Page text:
This painting was started on location and finished in the studio with photo references. In between starting and finishing this painting I painted Red Bridge 1.
This red bridge is located at the Japanese Garden in Moses Lake. I started this painting on location in a vertical format (see Red Bridge 2) and then with photo references back in the studio decided to change it to a horizontal format. I also left items out to try and simplify the painting.
The colors of this old tractor really inspired this painting. It’s located down the road from my house in Moses Lake and every time I saw it I knew it would be fun to paint. I started this painting on location and finished it in the studio with photo references.
This is the second attempt at painting this stone lantern at the Japanese Garden in Moses Lake. I adjusted the composition from the actual scene to make a more pleasing layout. Mainly lowering the horizon line and decreasing the size of the houses in the background. I also made every attempt at making the lantern and two trees next to it feel like one shape.
An old door, a monkey, and a steaming street.
When I used to paint from photos I would grid everything out so it would make it easier to get everything in the right place, but more often now I’m just going for it. I’ll sketch it out and adjust the painting as I go. I like this process a lot better because it creates layers of information. It’s not like I’m getting it just right on the first try. The texture on this painting was created by going back over what I had already painted and making corrections two or three times. I’ve always loved paintings where the sketchy under-painting is still visible in the finished work.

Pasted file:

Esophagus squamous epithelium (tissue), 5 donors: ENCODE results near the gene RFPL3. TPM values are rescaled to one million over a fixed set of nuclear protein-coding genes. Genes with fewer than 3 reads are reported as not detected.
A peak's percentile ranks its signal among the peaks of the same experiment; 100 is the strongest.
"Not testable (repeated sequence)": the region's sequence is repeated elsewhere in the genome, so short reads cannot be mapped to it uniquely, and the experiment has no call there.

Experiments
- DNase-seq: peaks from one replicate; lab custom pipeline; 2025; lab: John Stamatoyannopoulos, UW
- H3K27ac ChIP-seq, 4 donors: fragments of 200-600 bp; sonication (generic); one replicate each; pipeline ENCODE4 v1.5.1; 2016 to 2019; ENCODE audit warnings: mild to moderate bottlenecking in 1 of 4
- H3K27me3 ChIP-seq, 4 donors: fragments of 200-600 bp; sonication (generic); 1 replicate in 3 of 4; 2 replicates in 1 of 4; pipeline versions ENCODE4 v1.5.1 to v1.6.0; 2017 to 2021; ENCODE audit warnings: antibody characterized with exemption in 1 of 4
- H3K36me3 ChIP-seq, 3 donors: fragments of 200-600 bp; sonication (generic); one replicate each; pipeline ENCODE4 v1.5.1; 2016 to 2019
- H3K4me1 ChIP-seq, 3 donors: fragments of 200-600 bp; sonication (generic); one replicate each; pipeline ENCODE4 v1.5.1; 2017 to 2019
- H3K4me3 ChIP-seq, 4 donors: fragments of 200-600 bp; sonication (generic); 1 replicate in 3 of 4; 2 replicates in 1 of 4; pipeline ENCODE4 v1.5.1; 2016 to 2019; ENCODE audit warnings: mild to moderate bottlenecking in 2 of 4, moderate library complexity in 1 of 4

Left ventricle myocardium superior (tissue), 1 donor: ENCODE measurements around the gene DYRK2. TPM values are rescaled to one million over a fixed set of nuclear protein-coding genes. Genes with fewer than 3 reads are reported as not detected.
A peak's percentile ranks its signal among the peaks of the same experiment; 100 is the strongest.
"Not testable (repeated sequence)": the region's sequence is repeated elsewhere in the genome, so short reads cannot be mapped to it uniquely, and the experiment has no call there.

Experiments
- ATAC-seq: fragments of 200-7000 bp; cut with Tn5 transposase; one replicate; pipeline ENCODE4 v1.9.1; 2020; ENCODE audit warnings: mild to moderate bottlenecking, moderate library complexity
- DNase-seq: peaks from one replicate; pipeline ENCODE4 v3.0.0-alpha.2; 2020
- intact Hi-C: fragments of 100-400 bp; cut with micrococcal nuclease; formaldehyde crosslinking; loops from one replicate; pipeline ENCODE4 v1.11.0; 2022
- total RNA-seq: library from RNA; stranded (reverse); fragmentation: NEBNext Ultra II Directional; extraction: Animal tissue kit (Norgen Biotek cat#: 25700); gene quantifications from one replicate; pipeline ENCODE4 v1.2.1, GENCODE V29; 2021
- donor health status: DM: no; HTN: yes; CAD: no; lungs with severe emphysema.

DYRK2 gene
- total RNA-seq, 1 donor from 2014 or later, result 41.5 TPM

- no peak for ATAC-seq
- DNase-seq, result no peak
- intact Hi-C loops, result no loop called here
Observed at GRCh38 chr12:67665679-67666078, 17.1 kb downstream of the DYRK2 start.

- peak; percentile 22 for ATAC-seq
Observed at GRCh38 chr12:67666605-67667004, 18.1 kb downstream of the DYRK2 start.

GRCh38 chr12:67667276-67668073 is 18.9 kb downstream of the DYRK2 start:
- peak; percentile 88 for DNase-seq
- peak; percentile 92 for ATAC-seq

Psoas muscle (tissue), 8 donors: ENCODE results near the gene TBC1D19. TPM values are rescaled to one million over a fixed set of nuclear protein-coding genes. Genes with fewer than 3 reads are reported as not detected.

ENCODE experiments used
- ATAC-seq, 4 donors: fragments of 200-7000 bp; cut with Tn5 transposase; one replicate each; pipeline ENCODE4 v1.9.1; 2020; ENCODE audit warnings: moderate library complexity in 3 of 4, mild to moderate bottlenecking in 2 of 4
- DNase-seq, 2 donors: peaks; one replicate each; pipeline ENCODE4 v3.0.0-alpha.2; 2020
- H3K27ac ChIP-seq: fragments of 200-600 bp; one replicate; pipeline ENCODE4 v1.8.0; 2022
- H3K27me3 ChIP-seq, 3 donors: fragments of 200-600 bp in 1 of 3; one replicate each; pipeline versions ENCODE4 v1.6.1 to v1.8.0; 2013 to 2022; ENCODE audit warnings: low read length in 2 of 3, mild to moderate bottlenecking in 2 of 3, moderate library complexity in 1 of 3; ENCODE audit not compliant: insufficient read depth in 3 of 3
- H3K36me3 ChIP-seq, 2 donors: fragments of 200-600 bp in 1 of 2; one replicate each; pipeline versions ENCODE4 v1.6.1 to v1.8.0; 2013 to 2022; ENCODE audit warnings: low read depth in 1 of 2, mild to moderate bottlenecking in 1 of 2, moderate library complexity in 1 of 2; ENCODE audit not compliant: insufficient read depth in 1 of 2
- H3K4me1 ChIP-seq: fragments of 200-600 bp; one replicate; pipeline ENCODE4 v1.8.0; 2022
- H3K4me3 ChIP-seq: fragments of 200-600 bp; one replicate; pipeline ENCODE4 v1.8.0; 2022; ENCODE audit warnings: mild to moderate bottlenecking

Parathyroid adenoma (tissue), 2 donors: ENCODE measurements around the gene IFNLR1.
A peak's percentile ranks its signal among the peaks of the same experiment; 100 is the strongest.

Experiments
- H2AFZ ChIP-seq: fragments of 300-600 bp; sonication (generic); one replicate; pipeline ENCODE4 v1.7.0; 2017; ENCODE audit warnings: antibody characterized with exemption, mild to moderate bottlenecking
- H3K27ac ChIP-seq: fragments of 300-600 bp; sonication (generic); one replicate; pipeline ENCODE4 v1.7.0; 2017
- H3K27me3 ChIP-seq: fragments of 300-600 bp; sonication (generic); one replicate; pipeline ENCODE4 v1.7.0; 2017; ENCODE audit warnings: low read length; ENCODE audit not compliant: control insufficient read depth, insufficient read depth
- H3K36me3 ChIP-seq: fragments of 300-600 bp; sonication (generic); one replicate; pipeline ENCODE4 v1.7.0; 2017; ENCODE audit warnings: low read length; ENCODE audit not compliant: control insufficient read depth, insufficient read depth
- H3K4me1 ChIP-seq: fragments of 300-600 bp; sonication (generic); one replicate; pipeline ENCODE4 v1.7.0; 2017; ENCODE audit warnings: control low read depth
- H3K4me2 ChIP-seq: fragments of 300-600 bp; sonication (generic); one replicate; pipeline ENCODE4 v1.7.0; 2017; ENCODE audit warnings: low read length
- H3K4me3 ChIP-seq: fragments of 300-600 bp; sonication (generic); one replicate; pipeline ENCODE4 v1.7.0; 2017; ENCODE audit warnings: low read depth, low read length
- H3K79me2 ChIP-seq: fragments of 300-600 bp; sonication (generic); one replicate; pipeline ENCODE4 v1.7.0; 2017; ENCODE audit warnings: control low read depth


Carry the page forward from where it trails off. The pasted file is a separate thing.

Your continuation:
One small thing I really like about this painting is the steam rising up in the bottom right corner. I like it because it was totally unintentional. I put a wash of paint on the wall that was too runny and it ran all the way down the painting. Instant steam! Some monkey sketches
A painting of a thank you gift.
This was the first time I’ve tried to paint roses and it was quite a challenge. I don’t have any of those one-swooping-brush-stroke-pedal techniques, so I just do what I do and tried my best to capture these beautiful shapes. The finished painting ended up having a kind of wispy translucent quality as though there is some kind of breeze blowing them around.
For the set up I put the dog’s pillow behind the flowers for a background. I originally had the table edge going at an angle and you can still see it in the background.
One other funny thing to note is a lot of times about half way through a painting, without even trying, I’ll see some kind of face. Can you find the face I see in this painting? Here’s a photo of the set up.
Leaf faced guy with a moth. Is somebody ready to pounce?
An acrylic painting of a jade plant.